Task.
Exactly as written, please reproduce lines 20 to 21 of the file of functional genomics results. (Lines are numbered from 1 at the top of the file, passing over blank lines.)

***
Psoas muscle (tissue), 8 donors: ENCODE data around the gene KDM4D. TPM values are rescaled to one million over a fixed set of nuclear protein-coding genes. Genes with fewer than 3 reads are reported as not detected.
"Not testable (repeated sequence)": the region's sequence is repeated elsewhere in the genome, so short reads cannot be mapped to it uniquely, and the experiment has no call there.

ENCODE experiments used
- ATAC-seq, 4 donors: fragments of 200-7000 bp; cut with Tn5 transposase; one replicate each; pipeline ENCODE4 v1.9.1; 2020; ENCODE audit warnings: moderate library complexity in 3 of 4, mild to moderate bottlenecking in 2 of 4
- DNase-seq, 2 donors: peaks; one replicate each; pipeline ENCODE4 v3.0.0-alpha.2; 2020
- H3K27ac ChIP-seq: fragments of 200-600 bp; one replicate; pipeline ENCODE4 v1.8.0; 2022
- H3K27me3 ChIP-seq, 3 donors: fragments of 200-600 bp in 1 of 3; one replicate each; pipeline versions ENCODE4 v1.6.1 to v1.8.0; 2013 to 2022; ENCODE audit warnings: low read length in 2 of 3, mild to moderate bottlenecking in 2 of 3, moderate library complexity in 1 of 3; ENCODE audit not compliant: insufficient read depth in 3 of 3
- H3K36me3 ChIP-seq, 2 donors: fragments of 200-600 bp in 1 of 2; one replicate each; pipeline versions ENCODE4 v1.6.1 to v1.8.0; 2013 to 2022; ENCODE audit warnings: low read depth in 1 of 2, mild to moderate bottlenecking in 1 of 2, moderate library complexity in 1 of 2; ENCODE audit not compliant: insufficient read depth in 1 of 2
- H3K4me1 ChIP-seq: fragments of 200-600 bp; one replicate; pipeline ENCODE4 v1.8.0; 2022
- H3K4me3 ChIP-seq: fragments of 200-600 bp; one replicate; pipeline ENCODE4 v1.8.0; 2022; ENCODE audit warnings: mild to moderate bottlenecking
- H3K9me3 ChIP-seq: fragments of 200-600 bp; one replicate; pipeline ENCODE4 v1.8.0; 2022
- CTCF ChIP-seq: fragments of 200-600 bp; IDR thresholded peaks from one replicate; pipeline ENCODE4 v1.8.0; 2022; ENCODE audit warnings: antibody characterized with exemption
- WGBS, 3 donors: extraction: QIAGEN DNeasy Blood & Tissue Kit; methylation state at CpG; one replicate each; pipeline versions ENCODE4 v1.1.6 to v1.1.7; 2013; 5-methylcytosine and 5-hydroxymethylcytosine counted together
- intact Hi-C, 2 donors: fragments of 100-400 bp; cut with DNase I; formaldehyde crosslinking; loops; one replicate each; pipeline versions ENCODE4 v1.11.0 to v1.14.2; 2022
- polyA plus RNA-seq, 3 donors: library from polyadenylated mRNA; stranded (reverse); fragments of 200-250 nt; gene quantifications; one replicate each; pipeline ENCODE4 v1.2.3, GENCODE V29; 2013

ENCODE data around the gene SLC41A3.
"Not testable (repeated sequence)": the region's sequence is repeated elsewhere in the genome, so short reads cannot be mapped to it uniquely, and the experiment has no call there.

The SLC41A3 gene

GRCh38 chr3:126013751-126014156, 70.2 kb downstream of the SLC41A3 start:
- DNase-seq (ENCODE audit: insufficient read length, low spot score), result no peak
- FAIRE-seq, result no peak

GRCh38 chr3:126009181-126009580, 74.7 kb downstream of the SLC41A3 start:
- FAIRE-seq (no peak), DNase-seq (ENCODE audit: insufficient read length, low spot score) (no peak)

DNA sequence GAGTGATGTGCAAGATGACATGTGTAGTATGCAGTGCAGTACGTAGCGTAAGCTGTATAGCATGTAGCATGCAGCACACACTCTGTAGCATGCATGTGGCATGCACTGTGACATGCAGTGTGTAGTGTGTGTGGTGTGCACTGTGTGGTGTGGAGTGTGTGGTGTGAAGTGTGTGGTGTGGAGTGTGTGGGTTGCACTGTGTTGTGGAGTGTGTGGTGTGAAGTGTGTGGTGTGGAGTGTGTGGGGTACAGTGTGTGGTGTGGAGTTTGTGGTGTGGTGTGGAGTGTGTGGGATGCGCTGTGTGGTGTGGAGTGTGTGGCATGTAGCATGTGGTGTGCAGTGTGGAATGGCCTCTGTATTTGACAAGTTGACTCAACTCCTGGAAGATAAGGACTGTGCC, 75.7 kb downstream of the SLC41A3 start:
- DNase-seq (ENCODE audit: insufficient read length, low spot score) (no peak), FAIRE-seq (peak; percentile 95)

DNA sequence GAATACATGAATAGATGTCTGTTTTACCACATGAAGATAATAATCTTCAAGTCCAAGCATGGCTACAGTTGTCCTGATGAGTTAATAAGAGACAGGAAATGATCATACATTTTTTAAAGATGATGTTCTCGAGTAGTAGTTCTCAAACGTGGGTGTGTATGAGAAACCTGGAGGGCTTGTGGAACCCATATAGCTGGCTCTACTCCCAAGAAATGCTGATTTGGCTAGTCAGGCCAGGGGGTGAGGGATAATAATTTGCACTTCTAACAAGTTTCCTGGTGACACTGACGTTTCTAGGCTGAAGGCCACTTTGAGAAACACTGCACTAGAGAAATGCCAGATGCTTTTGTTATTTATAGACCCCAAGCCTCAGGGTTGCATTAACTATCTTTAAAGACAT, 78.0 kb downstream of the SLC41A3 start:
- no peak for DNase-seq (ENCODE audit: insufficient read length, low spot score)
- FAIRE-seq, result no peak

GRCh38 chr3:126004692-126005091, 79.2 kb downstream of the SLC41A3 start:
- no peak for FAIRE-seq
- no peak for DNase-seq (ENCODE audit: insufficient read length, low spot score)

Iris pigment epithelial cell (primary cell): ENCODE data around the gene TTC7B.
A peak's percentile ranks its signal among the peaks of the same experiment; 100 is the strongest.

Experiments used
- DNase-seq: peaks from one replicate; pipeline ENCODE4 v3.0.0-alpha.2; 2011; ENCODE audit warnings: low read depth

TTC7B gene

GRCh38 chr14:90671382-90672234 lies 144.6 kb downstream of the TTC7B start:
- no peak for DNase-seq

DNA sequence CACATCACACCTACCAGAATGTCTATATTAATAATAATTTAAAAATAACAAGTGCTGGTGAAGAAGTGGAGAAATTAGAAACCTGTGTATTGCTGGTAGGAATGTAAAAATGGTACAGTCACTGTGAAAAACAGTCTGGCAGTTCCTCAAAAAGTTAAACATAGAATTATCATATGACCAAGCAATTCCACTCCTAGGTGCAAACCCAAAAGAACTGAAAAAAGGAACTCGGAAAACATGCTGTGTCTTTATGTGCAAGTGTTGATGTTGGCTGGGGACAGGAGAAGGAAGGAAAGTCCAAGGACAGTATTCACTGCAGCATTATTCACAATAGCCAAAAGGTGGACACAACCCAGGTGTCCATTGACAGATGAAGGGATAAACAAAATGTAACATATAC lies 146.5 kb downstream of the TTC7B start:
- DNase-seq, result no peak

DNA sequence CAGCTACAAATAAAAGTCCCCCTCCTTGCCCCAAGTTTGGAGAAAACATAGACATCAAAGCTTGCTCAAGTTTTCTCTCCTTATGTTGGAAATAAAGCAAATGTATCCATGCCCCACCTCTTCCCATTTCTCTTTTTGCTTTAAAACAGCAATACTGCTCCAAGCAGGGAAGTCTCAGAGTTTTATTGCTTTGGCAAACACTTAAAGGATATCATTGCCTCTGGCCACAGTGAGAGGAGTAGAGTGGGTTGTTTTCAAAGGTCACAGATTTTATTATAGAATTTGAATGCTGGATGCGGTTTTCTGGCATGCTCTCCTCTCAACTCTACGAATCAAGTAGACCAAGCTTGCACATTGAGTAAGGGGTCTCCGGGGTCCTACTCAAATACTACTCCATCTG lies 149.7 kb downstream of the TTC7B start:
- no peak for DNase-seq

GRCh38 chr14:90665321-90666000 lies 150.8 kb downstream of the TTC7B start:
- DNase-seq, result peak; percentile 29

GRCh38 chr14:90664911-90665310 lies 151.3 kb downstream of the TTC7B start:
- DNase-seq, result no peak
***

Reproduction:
- DNase-seq (ENCODE audit: insufficient read length, low spot score), result no peak
- FAIRE-seq, result no peak